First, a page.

On Dec. 3, MTV announced the launch of “A Thin Line,” a multi-year initiative aimed at stopping the spread of abuse through sexting, cyberbullying and digital dating. MTV says that the goal of the initiative is to empower America’s youth to identify, respond to and block the spread of the various forms of digital harassment. While MTV’s program deserves an honorable mention, the network misses the mark by ignoring its complicity in glorifying mores associated with sexting, bullying, and dating abuse, failing to promote the family, and failing to enlist religious leaders.
“A Thin Line” rolled out the same week MTV and The Associated Press released a report citing the full scope of digital abuse by teens and young adults. According to the study, 50 percent of 14-to-24-year-olds have been the target of some form of digital abuse, 30 percent have sent or received nude photos of other young people on their cell phones or online and 12 percent of those who have sexted have contemplated suicide, a rate four times higher than that found among those who have refrained.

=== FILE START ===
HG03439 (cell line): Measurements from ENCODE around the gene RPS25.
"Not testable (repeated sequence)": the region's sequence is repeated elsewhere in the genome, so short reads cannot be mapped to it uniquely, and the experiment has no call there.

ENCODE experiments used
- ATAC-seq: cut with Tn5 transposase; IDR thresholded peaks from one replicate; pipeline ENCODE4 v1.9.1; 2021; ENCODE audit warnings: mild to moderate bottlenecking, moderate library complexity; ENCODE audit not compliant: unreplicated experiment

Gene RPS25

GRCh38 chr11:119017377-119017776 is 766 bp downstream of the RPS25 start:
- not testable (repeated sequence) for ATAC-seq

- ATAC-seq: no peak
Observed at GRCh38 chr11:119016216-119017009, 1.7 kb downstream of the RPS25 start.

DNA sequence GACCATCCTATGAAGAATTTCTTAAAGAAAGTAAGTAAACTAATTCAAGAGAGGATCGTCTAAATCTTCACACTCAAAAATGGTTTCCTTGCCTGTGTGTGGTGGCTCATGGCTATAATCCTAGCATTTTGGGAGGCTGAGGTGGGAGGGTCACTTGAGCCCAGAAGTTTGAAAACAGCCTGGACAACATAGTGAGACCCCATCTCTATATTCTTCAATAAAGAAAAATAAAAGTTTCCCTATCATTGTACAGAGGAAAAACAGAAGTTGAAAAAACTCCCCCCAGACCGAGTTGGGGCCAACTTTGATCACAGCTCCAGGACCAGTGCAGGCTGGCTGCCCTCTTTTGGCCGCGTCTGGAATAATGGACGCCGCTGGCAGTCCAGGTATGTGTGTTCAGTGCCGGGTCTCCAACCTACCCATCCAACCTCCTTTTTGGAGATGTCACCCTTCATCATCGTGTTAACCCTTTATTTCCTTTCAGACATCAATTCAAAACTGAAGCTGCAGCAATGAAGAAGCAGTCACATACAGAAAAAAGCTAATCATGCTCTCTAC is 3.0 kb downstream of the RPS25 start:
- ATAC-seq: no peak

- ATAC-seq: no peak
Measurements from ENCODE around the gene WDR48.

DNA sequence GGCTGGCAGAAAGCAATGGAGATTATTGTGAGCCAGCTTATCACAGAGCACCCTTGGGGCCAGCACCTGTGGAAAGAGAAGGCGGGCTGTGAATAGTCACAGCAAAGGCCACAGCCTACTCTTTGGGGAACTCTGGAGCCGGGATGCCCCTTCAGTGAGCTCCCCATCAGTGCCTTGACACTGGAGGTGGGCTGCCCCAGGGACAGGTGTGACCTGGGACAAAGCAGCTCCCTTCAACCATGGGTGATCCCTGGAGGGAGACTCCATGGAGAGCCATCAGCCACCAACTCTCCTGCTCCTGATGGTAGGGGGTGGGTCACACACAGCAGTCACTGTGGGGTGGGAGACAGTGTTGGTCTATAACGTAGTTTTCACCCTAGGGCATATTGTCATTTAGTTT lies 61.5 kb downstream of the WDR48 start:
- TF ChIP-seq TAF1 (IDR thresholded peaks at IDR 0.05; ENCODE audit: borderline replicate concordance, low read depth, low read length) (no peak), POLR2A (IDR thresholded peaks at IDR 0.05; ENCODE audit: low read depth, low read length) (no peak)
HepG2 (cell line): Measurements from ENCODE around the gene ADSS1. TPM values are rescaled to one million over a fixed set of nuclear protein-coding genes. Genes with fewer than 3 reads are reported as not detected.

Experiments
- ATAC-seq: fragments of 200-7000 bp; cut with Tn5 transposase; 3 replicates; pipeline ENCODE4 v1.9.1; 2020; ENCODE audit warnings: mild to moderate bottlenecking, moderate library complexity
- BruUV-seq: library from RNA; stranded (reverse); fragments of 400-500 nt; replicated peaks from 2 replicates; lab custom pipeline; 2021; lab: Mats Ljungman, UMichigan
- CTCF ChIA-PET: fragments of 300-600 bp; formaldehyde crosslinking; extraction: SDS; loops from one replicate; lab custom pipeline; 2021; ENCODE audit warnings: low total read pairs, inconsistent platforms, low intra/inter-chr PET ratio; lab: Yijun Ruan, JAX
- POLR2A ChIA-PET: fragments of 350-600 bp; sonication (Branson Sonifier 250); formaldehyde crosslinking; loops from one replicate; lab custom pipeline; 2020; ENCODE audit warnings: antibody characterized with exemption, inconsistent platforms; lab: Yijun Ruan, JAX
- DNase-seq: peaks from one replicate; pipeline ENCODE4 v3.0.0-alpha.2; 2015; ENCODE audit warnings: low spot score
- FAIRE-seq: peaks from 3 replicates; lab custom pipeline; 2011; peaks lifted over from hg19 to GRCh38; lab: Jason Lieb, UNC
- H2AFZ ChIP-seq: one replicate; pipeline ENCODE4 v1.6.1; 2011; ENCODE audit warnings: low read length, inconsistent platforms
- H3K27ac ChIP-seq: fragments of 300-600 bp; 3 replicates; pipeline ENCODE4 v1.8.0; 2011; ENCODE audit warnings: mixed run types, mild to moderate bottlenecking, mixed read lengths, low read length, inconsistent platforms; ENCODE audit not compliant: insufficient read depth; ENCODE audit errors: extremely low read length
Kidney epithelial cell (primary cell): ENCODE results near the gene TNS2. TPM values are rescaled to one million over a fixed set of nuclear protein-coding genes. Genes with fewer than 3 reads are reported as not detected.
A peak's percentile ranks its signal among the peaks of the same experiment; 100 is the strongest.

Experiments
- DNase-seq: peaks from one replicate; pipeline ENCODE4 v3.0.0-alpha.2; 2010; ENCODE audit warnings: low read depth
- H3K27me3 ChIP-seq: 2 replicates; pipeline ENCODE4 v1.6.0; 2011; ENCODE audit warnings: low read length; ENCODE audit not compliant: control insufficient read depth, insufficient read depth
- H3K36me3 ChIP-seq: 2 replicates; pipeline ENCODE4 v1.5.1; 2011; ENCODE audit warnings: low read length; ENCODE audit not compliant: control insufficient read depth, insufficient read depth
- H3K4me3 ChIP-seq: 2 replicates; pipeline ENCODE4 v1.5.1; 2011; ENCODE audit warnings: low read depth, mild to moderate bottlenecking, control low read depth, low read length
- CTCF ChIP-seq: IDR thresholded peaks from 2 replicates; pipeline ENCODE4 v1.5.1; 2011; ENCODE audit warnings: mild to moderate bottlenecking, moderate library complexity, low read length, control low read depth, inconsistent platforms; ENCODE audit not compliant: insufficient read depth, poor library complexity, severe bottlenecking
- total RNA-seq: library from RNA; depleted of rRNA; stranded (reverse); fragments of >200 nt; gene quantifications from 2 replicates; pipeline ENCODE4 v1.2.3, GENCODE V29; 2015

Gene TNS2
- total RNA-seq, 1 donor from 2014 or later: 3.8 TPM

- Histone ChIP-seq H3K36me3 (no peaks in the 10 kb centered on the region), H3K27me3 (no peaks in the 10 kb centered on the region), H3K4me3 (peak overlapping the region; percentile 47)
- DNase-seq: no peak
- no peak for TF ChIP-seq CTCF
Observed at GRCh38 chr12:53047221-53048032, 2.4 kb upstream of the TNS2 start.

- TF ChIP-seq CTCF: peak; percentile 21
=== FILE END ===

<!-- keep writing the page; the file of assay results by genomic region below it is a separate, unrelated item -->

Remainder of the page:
During the program launch Stephen Friedman, general manager of MTV, says “there is a very thin line between private and public, this moment and forever, love and abuse, and words and wounds. ‘A Thin Line’ is built to empower our audience to draw their own line between digital use and digital abuse.”
While it helpfully encourages teens to report abuse, MTV seems incapable of getting to the root of the problem: namely, the cultivation of prudence that orients a teen’s choices at the outset. Empowering an audience of teenagers is futile if teens are not encouraged to tap the wisdom of their parents. (more…)